back and counter the moves of these reactionary forces. If we do our 
work right we can start dictating the social momentum and rearticulate 
some of the fundamental norms of society.

What the country is facing with this neo-Confederate neo-fascist regime 
on a federal level, we have been living with here in Mississippi for 
quite some time. Black, Indigenous, Latino communities have been 
figuring out ways to not only survive but to push back. Our electoral 
victory highlights what is possible when you resist these forces — and 
what type of work it takes: long term, patient, strategic base-building 
work, which we have been concentrating on here for about 40 years.

*/A lot of movements talk about empowering “the people” but after they 
win elections fail to come through. How will you resist that?/*

Our beliefs alone are not enough to safeguard us against right drift and 
institutionalization. An effective counterweight is having political 
organization with multiple ideologies within it. Having that diversity 
was a saving grace [with Chokwe Lumumba] because you had folks, 
especially from anarchist tendencies, who were suspicious about going 
into government. A lively debate and struggle was one safeguard.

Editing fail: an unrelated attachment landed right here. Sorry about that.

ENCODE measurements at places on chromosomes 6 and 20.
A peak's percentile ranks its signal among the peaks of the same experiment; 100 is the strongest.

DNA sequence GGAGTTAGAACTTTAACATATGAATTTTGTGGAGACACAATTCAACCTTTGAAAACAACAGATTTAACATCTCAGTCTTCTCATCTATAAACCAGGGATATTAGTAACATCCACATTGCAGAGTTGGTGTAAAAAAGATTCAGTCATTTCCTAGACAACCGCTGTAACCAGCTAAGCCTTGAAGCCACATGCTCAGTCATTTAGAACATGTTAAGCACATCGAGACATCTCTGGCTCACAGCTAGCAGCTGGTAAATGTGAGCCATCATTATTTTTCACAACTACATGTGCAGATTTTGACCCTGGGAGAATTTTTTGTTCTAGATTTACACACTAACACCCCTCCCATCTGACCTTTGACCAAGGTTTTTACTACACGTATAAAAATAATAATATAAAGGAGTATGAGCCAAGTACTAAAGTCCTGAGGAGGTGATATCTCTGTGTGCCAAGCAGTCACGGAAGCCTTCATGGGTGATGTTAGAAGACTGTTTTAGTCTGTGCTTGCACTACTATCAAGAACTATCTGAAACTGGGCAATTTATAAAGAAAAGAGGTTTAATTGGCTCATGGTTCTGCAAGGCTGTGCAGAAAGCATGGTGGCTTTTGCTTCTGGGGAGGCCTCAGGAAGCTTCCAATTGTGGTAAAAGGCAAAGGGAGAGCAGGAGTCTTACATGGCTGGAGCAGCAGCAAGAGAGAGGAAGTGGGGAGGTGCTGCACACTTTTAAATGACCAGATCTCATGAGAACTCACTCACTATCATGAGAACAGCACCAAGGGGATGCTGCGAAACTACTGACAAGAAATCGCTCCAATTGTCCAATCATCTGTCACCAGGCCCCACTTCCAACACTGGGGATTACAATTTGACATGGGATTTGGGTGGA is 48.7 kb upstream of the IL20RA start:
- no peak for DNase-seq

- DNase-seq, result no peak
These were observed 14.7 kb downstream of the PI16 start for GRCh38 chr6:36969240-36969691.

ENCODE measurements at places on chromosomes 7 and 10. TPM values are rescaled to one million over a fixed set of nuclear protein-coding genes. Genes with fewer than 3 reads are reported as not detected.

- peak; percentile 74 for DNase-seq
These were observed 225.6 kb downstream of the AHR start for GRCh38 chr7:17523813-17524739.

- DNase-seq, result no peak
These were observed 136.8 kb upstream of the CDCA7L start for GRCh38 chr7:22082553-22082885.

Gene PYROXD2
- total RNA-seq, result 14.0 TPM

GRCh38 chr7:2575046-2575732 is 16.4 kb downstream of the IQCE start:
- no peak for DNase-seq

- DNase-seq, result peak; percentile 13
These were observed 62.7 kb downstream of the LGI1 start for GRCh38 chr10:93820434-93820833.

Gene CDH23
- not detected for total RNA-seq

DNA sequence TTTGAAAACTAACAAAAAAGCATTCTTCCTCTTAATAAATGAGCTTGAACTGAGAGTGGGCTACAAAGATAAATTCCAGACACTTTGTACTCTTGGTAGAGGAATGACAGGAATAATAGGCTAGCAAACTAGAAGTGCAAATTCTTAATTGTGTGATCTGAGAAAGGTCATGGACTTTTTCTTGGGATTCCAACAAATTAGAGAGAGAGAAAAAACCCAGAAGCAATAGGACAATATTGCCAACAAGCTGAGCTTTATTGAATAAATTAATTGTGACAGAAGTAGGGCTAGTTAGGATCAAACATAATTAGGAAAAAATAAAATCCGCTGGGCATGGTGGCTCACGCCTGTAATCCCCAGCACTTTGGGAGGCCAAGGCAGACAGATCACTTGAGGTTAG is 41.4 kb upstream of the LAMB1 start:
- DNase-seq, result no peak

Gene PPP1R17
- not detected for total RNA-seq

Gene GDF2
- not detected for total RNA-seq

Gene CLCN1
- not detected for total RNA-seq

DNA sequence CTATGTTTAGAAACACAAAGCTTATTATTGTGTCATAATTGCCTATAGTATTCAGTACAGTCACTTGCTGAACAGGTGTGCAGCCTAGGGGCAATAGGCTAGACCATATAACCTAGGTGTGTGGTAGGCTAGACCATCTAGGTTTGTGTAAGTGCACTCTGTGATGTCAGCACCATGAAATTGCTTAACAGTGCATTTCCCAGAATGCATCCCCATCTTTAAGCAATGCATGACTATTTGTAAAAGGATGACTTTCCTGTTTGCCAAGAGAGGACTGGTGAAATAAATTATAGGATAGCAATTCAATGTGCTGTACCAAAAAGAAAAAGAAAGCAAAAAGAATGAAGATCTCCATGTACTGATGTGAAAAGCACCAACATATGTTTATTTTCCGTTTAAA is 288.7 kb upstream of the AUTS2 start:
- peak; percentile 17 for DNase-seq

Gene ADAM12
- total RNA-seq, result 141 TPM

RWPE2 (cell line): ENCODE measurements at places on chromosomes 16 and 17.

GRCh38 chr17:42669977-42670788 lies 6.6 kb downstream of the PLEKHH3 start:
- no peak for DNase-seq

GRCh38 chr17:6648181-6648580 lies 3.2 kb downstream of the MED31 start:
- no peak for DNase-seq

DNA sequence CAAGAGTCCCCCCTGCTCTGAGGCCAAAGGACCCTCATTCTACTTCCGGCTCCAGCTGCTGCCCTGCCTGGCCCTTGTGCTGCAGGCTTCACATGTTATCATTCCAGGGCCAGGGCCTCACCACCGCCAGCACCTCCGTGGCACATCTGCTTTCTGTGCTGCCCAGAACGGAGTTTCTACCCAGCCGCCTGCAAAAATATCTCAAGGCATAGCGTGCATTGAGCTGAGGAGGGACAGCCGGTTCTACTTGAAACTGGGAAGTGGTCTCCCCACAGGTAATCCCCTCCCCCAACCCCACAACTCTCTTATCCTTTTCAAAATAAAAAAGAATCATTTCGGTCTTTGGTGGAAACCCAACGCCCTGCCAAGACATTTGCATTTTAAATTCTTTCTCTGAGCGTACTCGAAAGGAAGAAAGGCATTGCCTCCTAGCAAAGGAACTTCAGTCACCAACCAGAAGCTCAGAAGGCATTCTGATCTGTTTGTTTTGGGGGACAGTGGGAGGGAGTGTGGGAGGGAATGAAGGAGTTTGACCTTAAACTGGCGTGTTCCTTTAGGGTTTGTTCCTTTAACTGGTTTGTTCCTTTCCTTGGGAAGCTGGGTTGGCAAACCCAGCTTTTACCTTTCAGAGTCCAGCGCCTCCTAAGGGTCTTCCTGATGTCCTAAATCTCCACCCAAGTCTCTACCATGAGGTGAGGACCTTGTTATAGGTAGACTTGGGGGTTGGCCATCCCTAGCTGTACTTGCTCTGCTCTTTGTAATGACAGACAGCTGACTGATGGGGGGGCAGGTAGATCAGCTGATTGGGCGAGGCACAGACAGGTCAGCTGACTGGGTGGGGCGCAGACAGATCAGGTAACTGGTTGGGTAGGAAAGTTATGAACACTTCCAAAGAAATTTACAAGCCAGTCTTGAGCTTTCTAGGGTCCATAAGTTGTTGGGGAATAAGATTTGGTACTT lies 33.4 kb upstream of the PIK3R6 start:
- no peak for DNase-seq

The Jackson People’s Assembly is the dominant accountability mechanism. 
Direct engagement is where the assembly has its strength and can apply 
pressure on Chokwe Antar or anybody else in that position. The People’s 
Assembly was built to be a dual power institution, with the ability to 
shape society on its own without the assistance of government.

*/How do you maintain buy-in beyond ideological divides?/*

We don’t recruit or engage with folks on the basis of “you have to 
believe what I believe in order to struggle and work with me.” That 
takes a backseat to “I’m here because an injury has been inflicted upon 
you or upon our community and let’s figure out a collective way that we 
can address this issue.” People find out what you believe through your 
practice first and foremost, and then your statement of why you are 
engaged in the struggle afterward.

In Mississippi, the out-and-out nature of white supremacy helps to keep 
a focus in the community. I might have differences with you about this 
belief or that strategy but in the face of having to confront people who 
are visibly in the Klan, it gives people a clear orientation: We are in 
a struggle and my contributions to it are critical to my own survival.

This context is why the radical message of a Chokwe Lumumba or a Chokwe 
Antar has resonance in a place that is deeply conservative and 
religious, and why so many people who don’t share their ideological 
views have trust in them. The perception in the Black community is: 
“They have been consistent fighters against the forces of white 
supremacy and exploitation. I know what sacrifices they and the members 
of MXGM have made by standing up to the Klan.”

We work on that common ground and over time we have won a lot of people 
over who wouldn’t necessarily use that rhetoric but would say, I am for 
democracy in the workplace. You see a gradual movement and a broader 
adoption of these ideas and principles.

*/What is the situation in Jackson you are stepping into? What forces in